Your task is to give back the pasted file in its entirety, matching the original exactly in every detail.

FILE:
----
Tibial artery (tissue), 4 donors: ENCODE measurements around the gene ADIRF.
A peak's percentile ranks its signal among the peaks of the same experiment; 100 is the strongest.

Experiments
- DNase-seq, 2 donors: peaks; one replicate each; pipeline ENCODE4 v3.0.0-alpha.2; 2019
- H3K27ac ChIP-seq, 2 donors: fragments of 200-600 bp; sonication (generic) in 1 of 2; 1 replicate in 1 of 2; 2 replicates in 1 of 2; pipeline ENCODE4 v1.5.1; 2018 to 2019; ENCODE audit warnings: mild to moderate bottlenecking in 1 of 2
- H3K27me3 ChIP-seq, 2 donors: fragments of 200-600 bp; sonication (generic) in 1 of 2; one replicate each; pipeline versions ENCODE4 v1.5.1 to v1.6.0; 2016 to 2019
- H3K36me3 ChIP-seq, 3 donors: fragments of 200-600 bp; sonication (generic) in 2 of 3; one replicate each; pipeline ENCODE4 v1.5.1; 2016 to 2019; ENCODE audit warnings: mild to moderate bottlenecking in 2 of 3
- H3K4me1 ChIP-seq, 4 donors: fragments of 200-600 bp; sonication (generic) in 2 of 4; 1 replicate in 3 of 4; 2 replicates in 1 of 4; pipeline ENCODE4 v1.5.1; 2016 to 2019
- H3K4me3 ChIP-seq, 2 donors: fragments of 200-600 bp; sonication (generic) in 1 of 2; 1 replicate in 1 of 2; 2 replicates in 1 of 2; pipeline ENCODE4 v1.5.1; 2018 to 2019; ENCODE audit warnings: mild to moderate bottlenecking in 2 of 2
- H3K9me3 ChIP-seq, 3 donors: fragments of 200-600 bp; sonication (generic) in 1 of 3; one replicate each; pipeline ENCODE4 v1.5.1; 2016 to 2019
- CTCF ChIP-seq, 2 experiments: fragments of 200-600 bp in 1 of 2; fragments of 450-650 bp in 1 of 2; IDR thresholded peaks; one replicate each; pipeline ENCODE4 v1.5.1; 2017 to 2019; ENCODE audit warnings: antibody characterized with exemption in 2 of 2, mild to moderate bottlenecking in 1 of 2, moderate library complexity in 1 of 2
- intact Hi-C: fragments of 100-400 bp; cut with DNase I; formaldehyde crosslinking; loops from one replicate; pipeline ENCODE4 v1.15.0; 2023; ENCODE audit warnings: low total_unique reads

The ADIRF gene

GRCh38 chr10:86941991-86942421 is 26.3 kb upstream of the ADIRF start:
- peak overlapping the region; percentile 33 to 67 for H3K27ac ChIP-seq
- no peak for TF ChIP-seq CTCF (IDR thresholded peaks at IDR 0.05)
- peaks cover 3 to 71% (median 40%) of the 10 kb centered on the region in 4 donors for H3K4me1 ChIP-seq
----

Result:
Tibial artery (tissue), 4 donors: ENCODE measurements around the gene ADIRF.
A peak's percentile ranks its signal among the peaks of the same experiment; 100 is the strongest.

Experiments
- DNase-seq, 2 donors: peaks; one replicate each; pipeline ENCODE4 v3.0.0-alpha.2; 2019
- H3K27ac ChIP-seq, 2 donors: fragments of 200-600 bp; sonication (generic) in 1 of 2; 1 replicate in 1 of 2; 2 replicates in 1 of 2; pipeline ENCODE4 v1.5.1; 2018 to 2019; ENCODE audit warnings: mild to moderate bottlenecking in 1 of 2
- H3K27me3 ChIP-seq, 2 donors: fragments of 200-600 bp; sonication (generic) in 1 of 2; one replicate each; pipeline versions ENCODE4 v1.5.1 to v1.6.0; 2016 to 2019
- H3K36me3 ChIP-seq, 3 donors: fragments of 200-600 bp; sonication (generic) in 2 of 3; one replicate each; pipeline ENCODE4 v1.5.1; 2016 to 2019; ENCODE audit warnings: mild to moderate bottlenecking in 2 of 3
- H3K4me1 ChIP-seq, 4 donors: fragments of 200-600 bp; sonication (generic) in 2 of 4; 1 replicate in 3 of 4; 2 replicates in 1 of 4; pipeline ENCODE4 v1.5.1; 2016 to 2019
- H3K4me3 ChIP-seq, 2 donors: fragments of 200-600 bp; sonication (generic) in 1 of 2; 1 replicate in 1 of 2; 2 replicates in 1 of 2; pipeline ENCODE4 v1.5.1; 2018 to 2019; ENCODE audit warnings: mild to moderate bottlenecking in 2 of 2
- H3K9me3 ChIP-seq, 3 donors: fragments of 200-600 bp; sonication (generic) in 1 of 3; one replicate each; pipeline ENCODE4 v1.5.1; 2016 to 2019
- CTCF ChIP-seq, 2 experiments: fragments of 200-600 bp in 1 of 2; fragments of 450-650 bp in 1 of 2; IDR thresholded peaks; one replicate each; pipeline ENCODE4 v1.5.1; 2017 to 2019; ENCODE audit warnings: antibody characterized with exemption in 2 of 2, mild to moderate bottlenecking in 1 of 2, moderate library complexity in 1 of 2
- intact Hi-C: fragments of 100-400 bp; cut with DNase I; formaldehyde crosslinking; loops from one replicate; pipeline ENCODE4 v1.15.0; 2023; ENCODE audit warnings: low total_unique reads

The ADIRF gene

GRCh38 chr10:86941991-86942421 is 26.3 kb upstream of the ADIRF start:
- peak overlapping the region; percentile 33 to 67 for H3K27ac ChIP-seq
- no peak for TF ChIP-seq CTCF (IDR thresholded peaks at IDR 0.05)
- peaks cover 3 to 71% (median 40%) of the 10 kb centered on the region in 4 donors for H3K4me1 ChIP-seq